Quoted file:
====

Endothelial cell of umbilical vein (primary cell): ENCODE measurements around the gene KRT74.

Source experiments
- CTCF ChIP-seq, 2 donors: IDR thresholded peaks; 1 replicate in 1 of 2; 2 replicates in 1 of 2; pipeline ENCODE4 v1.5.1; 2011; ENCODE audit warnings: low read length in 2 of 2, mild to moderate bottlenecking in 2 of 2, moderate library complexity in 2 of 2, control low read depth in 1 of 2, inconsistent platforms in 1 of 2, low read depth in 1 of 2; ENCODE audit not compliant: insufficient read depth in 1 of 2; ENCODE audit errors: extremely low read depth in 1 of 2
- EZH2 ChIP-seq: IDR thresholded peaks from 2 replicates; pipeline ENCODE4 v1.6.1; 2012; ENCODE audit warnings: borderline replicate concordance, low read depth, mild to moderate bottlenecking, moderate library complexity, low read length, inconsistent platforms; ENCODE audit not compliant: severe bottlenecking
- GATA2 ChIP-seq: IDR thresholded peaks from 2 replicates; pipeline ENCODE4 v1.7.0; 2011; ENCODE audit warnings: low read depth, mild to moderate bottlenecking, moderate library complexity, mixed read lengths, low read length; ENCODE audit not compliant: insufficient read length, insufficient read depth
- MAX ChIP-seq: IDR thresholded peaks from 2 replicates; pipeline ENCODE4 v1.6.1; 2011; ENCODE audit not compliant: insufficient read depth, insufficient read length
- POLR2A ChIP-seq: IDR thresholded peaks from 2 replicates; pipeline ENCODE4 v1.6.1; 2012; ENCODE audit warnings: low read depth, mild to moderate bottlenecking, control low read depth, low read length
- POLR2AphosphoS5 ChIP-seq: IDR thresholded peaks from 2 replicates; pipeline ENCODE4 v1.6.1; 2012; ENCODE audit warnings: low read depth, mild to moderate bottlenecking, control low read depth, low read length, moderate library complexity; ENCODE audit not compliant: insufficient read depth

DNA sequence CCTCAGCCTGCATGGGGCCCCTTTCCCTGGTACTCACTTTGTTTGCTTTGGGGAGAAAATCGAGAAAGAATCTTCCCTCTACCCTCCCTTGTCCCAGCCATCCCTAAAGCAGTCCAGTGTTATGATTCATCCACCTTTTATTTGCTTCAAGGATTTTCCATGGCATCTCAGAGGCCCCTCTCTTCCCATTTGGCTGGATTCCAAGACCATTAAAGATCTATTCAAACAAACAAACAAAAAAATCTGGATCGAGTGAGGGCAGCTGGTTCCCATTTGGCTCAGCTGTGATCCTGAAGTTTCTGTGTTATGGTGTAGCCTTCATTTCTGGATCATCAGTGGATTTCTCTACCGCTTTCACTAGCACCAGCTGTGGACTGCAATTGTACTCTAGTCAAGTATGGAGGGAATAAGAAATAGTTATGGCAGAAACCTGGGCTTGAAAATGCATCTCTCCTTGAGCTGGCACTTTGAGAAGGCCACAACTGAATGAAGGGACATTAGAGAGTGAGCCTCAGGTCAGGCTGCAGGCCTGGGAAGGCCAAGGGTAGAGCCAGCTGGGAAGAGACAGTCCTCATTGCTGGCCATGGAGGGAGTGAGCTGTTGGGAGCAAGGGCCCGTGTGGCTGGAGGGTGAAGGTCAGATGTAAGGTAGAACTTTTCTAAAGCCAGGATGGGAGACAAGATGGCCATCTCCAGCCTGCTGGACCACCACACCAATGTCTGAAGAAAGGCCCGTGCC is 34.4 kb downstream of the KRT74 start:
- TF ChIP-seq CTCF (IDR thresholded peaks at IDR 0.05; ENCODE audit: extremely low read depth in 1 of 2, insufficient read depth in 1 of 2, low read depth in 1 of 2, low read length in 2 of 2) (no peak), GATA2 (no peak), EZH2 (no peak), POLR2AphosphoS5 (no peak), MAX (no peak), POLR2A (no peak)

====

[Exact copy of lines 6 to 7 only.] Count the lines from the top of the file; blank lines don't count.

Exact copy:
- MAX ChIP-seq: IDR thresholded peaks from 2 replicates; pipeline ENCODE4 v1.6.1; 2011; ENCODE audit not compliant: insufficient read depth, insufficient read length
- POLR2A ChIP-seq: IDR thresholded peaks from 2 replicates; pipeline ENCODE4 v1.6.1; 2012; ENCODE audit warnings: low read depth, mild to moderate bottlenecking, control low read depth, low read length